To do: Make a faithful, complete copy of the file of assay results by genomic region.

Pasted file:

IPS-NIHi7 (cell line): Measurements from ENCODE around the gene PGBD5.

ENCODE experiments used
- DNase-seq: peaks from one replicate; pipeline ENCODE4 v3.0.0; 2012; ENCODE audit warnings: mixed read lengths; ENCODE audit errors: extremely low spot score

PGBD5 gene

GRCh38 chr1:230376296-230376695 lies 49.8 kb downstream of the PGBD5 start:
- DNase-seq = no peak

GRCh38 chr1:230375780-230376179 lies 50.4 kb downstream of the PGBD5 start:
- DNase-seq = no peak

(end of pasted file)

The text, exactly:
IPS-NIHi7 (cell line): Measurements from ENCODE around the gene PGBD5.

ENCODE experiments used
- DNase-seq: peaks from one replicate; pipeline ENCODE4 v3.0.0; 2012; ENCODE audit warnings: mixed read lengths; ENCODE audit errors: extremely low spot score

PGBD5 gene

GRCh38 chr1:230376296-230376695 lies 49.8 kb downstream of the PGBD5 start:
- DNase-seq = no peak

GRCh38 chr1:230375780-230376179 lies 50.4 kb downstream of the PGBD5 start:
- DNase-seq = no peak